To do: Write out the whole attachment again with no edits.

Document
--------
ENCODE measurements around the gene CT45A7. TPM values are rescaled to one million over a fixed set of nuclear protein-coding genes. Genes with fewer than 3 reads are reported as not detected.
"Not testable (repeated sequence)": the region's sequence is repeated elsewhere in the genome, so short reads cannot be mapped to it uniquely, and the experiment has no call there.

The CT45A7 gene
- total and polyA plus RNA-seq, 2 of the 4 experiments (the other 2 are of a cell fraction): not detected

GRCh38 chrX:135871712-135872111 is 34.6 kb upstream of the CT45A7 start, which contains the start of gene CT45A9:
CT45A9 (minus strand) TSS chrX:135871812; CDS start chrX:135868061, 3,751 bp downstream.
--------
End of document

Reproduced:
ENCODE measurements around the gene CT45A7. TPM values are rescaled to one million over a fixed set of nuclear protein-coding genes. Genes with fewer than 3 reads are reported as not detected.
"Not testable (repeated sequence)": the region's sequence is repeated elsewhere in the genome, so short reads cannot be mapped to it uniquely, and the experiment has no call there.

The CT45A7 gene
- total and polyA plus RNA-seq, 2 of the 4 experiments (the other 2 are of a cell fraction): not detected

GRCh38 chrX:135871712-135872111 is 34.6 kb upstream of the CT45A7 start, which contains the start of gene CT45A9:
CT45A9 (minus strand) TSS chrX:135871812; CDS start chrX:135868061, 3,751 bp downstream.